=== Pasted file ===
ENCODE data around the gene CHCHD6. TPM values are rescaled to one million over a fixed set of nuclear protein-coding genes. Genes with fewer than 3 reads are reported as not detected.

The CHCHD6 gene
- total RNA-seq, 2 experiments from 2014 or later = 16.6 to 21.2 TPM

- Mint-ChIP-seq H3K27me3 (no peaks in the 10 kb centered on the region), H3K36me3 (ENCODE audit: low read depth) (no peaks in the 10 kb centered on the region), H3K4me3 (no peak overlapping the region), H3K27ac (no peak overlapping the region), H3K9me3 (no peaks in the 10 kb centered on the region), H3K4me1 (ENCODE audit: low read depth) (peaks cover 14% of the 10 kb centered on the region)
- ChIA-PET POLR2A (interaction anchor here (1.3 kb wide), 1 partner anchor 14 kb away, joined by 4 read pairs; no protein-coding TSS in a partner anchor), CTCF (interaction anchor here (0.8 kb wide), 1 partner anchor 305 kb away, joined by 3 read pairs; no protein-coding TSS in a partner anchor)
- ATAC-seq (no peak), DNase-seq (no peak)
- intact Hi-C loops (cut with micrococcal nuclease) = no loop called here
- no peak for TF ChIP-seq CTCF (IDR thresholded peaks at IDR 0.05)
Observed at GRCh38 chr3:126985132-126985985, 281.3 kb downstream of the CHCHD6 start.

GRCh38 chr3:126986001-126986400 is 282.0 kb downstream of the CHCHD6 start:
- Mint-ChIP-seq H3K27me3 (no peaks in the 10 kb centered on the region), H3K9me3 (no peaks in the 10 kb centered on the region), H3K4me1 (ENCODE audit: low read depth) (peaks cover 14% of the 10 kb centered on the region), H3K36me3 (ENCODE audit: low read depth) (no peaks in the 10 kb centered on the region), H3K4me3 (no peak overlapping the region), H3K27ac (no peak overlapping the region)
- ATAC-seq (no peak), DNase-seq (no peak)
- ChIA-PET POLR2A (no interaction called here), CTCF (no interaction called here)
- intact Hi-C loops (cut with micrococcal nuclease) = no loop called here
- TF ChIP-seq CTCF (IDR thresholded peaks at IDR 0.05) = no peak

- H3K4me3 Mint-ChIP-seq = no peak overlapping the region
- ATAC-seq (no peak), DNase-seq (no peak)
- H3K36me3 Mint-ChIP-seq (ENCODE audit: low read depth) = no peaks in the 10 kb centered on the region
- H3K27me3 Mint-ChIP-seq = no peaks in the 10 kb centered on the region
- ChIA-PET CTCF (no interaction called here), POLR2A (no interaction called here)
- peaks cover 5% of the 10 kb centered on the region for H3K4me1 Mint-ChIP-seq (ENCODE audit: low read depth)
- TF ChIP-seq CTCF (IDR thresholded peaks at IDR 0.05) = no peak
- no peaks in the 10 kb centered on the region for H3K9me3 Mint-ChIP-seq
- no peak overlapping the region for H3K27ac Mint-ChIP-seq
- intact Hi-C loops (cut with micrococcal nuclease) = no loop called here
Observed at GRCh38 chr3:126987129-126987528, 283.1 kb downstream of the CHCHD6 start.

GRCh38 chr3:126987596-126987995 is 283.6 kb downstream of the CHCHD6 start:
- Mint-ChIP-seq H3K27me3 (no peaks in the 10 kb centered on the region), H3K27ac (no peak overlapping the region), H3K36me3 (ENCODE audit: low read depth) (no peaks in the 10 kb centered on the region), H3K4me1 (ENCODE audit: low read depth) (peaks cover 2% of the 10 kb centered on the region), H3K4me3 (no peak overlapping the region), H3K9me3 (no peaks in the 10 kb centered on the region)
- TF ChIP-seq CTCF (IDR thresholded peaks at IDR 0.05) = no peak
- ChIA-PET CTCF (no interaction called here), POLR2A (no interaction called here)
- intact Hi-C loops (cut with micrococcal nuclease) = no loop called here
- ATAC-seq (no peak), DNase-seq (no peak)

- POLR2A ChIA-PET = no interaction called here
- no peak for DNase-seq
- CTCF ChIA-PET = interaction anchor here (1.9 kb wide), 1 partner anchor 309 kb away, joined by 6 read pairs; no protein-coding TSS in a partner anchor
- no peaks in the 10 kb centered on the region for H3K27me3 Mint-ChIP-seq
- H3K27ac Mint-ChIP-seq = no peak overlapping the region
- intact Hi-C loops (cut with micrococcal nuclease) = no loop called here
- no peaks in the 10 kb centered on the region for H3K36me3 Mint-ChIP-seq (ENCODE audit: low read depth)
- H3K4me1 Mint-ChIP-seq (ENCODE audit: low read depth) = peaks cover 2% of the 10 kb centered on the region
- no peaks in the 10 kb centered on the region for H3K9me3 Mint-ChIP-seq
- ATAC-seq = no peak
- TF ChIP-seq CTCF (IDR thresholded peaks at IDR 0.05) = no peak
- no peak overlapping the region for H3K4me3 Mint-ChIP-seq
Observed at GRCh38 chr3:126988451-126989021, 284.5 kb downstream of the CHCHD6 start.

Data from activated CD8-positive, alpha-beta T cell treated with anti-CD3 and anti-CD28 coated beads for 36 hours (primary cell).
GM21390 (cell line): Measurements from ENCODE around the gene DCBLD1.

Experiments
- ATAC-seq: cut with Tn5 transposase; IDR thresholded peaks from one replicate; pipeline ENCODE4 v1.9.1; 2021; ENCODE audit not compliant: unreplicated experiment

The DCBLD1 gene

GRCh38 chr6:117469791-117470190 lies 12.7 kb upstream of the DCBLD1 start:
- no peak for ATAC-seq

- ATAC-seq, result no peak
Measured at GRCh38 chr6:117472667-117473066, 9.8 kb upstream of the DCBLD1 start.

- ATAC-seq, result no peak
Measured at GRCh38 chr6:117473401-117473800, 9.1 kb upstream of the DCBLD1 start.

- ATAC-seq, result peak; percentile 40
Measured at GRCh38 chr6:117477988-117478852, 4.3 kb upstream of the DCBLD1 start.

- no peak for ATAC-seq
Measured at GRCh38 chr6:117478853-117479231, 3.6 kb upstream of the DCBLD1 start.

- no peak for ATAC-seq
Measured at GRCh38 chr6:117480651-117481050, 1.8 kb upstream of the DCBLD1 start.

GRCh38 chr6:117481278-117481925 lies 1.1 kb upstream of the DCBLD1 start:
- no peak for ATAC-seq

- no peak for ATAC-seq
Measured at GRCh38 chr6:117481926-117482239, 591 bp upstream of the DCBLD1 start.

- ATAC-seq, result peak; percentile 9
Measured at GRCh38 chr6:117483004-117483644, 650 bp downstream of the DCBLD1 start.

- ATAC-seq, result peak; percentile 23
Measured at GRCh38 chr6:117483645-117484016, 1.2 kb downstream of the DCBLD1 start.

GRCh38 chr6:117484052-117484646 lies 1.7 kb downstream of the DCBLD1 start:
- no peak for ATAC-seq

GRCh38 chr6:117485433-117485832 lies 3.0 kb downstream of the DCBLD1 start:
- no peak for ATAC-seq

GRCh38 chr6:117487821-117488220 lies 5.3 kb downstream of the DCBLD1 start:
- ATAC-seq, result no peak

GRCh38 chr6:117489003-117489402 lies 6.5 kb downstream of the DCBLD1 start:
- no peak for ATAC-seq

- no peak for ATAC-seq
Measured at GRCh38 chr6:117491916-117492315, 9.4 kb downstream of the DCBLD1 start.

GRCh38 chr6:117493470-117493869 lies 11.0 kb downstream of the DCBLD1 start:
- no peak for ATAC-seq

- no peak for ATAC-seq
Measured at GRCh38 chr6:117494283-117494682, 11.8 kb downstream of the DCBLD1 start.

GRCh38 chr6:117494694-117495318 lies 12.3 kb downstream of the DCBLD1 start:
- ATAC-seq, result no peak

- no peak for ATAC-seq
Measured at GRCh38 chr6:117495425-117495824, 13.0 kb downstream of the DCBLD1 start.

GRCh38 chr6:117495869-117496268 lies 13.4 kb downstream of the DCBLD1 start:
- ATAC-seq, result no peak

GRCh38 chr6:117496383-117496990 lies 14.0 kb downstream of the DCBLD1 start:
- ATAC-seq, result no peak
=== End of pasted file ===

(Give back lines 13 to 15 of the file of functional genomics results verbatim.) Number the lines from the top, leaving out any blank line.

- ChIA-PET POLR2A (no interaction called here), CTCF (no interaction called here)
- intact Hi-C loops (cut with micrococcal nuclease) = no loop called here
- TF ChIP-seq CTCF (IDR thresholded peaks at IDR 0.05) = no peak